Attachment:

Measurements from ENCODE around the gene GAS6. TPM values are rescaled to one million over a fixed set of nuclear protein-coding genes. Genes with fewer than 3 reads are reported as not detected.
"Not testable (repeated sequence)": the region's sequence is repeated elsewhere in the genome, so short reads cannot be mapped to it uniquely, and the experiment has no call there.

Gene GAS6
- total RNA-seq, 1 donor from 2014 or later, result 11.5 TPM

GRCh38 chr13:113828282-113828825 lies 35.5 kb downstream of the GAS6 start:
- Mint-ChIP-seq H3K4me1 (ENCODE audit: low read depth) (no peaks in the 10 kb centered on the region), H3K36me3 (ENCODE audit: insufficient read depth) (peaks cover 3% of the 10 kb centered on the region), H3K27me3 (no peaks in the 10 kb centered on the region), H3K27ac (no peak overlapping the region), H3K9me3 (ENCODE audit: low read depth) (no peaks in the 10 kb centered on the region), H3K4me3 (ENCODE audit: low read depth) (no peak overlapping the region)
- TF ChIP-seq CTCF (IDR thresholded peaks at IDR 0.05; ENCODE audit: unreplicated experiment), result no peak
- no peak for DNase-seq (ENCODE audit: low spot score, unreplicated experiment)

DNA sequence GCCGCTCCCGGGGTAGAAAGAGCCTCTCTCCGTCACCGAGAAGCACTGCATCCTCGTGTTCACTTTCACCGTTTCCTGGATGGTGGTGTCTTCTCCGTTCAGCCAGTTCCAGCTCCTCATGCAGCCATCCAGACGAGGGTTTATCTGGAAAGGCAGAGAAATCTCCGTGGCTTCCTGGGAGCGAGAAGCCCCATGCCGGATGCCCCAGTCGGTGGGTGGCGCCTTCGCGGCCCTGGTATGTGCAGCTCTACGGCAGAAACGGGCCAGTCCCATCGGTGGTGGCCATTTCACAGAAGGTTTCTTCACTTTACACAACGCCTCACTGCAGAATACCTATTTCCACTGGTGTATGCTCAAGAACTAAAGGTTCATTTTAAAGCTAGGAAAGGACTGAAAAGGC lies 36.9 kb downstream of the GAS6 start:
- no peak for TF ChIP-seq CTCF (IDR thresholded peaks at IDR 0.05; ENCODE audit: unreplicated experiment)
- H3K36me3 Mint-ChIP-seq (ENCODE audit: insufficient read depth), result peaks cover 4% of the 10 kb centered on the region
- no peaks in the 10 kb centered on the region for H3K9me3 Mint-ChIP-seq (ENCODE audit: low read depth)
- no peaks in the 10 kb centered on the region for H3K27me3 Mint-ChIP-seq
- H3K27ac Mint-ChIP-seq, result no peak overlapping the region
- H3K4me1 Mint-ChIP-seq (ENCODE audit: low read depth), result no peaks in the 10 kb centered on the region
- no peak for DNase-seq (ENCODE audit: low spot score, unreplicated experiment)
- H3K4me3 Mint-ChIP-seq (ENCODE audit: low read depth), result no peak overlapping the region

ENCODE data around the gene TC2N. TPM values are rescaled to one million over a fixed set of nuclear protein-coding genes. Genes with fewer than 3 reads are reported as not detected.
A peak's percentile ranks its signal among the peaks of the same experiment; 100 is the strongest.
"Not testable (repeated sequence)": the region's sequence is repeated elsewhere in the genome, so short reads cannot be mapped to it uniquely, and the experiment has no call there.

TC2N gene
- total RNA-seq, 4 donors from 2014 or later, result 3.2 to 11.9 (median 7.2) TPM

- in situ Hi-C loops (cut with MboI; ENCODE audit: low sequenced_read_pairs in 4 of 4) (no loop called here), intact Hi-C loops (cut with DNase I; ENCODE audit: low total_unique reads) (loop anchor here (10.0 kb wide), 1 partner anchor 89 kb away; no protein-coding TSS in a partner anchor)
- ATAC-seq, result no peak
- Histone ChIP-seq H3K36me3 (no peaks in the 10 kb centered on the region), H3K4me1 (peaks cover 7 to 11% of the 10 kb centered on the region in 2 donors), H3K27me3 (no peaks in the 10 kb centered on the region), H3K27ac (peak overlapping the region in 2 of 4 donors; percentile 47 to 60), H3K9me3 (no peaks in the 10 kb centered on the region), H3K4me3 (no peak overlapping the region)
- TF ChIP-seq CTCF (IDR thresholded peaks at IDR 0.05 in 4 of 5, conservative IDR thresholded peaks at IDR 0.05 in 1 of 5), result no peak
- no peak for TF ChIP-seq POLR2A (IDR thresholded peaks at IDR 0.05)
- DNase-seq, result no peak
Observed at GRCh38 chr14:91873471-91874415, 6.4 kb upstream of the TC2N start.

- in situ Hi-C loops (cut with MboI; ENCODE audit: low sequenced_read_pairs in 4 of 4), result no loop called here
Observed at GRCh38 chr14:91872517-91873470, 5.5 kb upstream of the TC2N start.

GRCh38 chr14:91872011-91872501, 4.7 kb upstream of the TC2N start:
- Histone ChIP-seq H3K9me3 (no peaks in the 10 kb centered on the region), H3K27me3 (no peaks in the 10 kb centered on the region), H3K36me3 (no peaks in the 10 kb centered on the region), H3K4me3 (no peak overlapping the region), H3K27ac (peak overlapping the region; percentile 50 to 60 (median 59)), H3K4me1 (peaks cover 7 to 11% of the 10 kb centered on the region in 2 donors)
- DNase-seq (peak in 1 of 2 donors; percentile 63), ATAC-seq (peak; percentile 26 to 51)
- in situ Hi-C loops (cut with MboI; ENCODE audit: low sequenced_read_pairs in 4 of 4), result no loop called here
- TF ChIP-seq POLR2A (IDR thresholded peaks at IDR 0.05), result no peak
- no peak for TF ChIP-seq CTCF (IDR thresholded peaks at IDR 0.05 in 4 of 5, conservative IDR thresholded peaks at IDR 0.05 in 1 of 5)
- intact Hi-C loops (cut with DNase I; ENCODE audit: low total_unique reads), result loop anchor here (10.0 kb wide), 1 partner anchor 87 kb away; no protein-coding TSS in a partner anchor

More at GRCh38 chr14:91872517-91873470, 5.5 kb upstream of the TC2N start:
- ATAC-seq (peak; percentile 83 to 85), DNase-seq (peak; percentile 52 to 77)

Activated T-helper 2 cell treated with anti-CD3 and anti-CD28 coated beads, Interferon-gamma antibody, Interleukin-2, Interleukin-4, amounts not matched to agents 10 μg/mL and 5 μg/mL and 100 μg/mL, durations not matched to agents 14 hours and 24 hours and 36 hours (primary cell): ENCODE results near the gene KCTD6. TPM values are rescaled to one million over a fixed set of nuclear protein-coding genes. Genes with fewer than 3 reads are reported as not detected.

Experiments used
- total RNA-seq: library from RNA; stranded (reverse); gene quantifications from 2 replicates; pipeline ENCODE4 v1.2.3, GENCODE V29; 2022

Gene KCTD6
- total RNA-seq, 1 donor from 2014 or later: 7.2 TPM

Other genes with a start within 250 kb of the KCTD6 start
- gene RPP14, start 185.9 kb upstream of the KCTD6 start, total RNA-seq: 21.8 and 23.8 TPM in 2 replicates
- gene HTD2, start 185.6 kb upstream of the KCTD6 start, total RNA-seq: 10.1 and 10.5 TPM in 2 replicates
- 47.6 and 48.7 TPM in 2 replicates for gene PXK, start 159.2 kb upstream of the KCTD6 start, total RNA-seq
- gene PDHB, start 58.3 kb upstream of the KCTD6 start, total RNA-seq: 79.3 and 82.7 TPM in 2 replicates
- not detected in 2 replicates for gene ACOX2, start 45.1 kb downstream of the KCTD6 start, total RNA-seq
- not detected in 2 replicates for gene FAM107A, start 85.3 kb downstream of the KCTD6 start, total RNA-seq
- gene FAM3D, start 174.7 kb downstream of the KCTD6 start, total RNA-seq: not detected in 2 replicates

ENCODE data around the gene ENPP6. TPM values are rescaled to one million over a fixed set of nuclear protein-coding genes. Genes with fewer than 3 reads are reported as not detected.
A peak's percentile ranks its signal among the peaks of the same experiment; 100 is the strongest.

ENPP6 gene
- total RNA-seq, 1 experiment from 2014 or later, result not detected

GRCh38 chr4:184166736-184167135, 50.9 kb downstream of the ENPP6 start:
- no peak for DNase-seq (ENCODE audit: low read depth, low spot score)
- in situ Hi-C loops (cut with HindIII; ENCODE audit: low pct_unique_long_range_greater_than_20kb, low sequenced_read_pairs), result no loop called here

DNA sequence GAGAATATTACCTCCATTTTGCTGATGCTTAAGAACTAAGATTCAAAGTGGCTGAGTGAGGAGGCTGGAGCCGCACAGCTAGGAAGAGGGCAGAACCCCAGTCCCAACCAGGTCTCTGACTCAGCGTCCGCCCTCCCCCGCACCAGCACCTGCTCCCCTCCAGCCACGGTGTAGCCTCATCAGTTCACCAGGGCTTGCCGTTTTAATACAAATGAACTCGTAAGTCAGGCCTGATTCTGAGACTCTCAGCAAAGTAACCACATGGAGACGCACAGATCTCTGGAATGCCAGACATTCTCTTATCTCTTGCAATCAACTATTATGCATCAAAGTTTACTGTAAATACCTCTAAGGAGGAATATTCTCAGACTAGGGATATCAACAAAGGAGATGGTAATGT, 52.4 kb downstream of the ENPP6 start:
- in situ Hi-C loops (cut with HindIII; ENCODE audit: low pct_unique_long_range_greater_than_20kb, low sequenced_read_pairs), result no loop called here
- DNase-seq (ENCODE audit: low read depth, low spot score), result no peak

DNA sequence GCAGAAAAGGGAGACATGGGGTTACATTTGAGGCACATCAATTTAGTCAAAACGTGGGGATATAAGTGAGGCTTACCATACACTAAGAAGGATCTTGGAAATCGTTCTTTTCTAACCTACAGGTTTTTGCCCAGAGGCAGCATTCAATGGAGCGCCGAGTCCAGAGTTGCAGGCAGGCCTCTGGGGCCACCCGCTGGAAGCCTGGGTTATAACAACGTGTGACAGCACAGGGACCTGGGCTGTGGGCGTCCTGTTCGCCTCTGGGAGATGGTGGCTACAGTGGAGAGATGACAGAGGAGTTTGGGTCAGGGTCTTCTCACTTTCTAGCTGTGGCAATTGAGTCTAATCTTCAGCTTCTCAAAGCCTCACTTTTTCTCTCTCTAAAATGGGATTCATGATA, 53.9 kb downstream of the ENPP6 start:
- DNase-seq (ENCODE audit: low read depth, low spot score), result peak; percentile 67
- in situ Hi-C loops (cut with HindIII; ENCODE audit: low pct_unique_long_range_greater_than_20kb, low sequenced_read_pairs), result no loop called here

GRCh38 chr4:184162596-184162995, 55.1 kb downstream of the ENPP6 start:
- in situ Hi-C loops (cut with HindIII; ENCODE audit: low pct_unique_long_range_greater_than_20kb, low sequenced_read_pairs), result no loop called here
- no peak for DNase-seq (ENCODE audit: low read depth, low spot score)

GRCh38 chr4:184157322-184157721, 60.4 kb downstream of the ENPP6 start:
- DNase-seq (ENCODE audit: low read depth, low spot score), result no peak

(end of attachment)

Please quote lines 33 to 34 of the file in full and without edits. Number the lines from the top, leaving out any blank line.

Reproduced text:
- Histone ChIP-seq H3K9me3 (no peaks in the 10 kb centered on the region), H3K27me3 (no peaks in the 10 kb centered on the region), H3K36me3 (no peaks in the 10 kb centered on the region), H3K4me3 (no peak overlapping the region), H3K27ac (peak overlapping the region; percentile 50 to 60 (median 59)), H3K4me1 (peaks cover 7 to 11% of the 10 kb centered on the region in 2 donors)
- DNase-seq (peak in 1 of 2 donors; percentile 63), ATAC-seq (peak; percentile 26 to 51)